This story is close to home for us, and it’s heart-breaking. We all need to write legislators and let them know we are serious about animal cruelty, and that it needs to become a felony charge in all states. (In Ohio it currently isn’t.) One of my bloggie friends, Liz, lost a dearly loved dog in this situation, please send your thoughts and purr-rayers to her family. Also, thanks to Liz and Vindy.com for this article.
YOUNGSTOWN — The healthy barks of a police dog served as a backdrop for the sentencing of a kennel operator who allowed dogs to starve to death at High Caliber K-9.
Steve Croley, 38, after appearing 40 minutes late to municipal court Thursday, was sentenced to four months in jail on four counts of animal cruelty. Below Judge Robert A. Douglas Jr.’s third-floor courtroom, the barks of Detective Sgt. Frank Rutherford’s dog rose from the police parking lot as Croley and his lawyer stood in front of the judge. Rutherford was in municipal court on another matter, and the dog waited for him in their cruiser.
In addition to jail, Judge Douglas, who said he found it hard “to understand what happened, why it happened,” ordered that Croley pay restitution of $1,796 and serve three years’ probation, during which time he is not allowed to own or harbor any animal. He was also fined $1,000 and has six months to pay the fine and restitution.
Croley received credit for the 13 days he spent in jail until he posted bail. He will report to the Mahoning County jail at 6 p.m. Friday.
On Oct. 22, seven dead and 12 starving dogs were found at High Caliber K-9, 1516 Coitsville-Hubbard Road. Croley was arrested that day.
He reached a plea agreement in December and pleaded no contest to the animal-cruelty charges. Two housing violations related to the condition of the High Caliber K-9 property were dismissed.
Croley’s lawyer, Heidi Hanni, told the judge that her client is very sorry and remorseful, noting he lost his business. She said he made poor decisions, adding he had been in the process of a divorce.
For the “terrible atrocities with these animals” she said he is “very, very sorry.”
Croley made no statement to the judge.
In the gallery, a New York couple whose dog, Nitro, starved to death at the kennel, watched the proceeding, as did representatives of Animal Charity, a humane agency on South Avenue. Nitro’s owners left quickly after the sentencing.
Of the restitution Croley must pay, $1,646 is owed to Animal Charity, which rescued emaciated dogs from the property. The other $150 in restitution is payable to the owners of one dog who died.
When taken into custody three months ago, Croley told a representative of Animal Charity that he could not afford to feed the animals. After the arrest, dog owners came forward to say they paid him in advance.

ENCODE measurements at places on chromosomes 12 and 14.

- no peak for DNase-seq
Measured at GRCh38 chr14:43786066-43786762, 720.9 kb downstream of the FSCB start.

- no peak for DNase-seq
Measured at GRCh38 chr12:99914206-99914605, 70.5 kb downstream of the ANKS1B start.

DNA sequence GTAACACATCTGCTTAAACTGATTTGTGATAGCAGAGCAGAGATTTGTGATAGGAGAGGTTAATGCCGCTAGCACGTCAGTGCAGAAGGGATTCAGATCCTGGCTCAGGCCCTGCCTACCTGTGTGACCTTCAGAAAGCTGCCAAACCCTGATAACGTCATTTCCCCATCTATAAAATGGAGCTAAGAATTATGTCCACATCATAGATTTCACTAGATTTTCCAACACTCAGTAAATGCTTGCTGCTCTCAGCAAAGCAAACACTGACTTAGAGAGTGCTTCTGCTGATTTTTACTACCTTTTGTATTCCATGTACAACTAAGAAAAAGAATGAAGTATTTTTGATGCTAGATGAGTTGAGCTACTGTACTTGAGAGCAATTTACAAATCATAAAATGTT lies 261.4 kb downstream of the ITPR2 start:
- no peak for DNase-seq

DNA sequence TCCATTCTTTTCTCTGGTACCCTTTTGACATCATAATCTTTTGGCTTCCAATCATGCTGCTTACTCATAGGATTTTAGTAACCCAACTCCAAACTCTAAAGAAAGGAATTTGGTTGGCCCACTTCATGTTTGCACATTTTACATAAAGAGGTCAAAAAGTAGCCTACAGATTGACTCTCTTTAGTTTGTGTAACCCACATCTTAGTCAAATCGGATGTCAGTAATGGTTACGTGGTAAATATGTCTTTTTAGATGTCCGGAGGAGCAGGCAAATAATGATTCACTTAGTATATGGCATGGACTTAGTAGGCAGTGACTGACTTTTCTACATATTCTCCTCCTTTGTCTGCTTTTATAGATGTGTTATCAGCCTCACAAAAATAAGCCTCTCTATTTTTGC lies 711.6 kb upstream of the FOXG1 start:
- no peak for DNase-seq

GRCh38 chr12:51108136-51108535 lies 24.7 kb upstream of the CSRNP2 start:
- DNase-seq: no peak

“We feel good about the decision,” Nikole Owen, Animal Charity chief executive officer, said after court. “Initially we thought he would not receive jail time.”
She said her agency will monitor Croley, once he’s out of jail, to make sure he doesn’t own an animal.
Another article from Vindy.com states that multiple things went wrong during Croley’s prosecution:
DOG ABUSER MAKES A DEAL
Steve Croley got away with murder, in the colloquial sense, not literally. By definition, murder involves purposely killing another human being. Croley’s crime: He allowed 19 dogs that were in his care to go without food, and seven starved.
Nothing went as it should have in Croley’s criminal case.
First, the city prosecutor’s office determined that it could pursue only four cases against Croley because his premises were entered by humane agents without a warrant. Only cases based on evidence of animal cruelty that was clearly visible without entering Croley’s High Caliber K-9 kennel at 1516 Coitsville-Hubbard Road were filed.
Croley took money from people to care for and train some of the dogs He spent the money in ways unknown, but certainly not in caring for the animals. He faced no criminal charges for what appears to be accepting payment under false pretenses. He was, however, ordered to make some financial restitution.
The charges that Croley did face could have brought him a year in jail, had he been found guilty and the maximum three-month sentences ordered to be served concurrently. But he entered a plea bargain that brought him a total sentence of fourth months in jail, one on each count. He was fined $1,000 in total, rather than $750 on each count.
Lucky to be a Buckeye
Croley was fortunate that he committed his crimes in Ohio, where animal cruelty is a misdemeanor. In 45 other states, he could have faced felony charges.
City Prosecutor Jay Macejko said last month that Ohio should have a felony animal cruelty statute. We would agree. But at the same time, had Croley been prosecuted to the full extent of the law, found guilty and sentenced accordingly, he would have faced three times as much jail time and three times the fine that he managed to get with a plea bargain.
To the extent that he has assets, he could face civil suits from some of the owners of the dogs he starved. To the extent that he doesn’t have assets, it’s equally possible that no lawyer will agree to pursue a civil case.
Certainly the case points up the need for better training for humane agents and better coordination with the city law department. And Ohio should join the vast majority of other states in increasing the legal liability for those who will follow Croley’s path, as some inevitably will. At least a felony charge would make it easier for prosecutors to drive harder plea bargains.
But those improvements will be of little consolation to the people who thought they were doing a good thing for their pets when they turned them over to Steve Croley. They will have to live with their mistakes and content themselves with the assurance from Croley’s lawyer that he is “very, very sorry.” Sorry, indeed.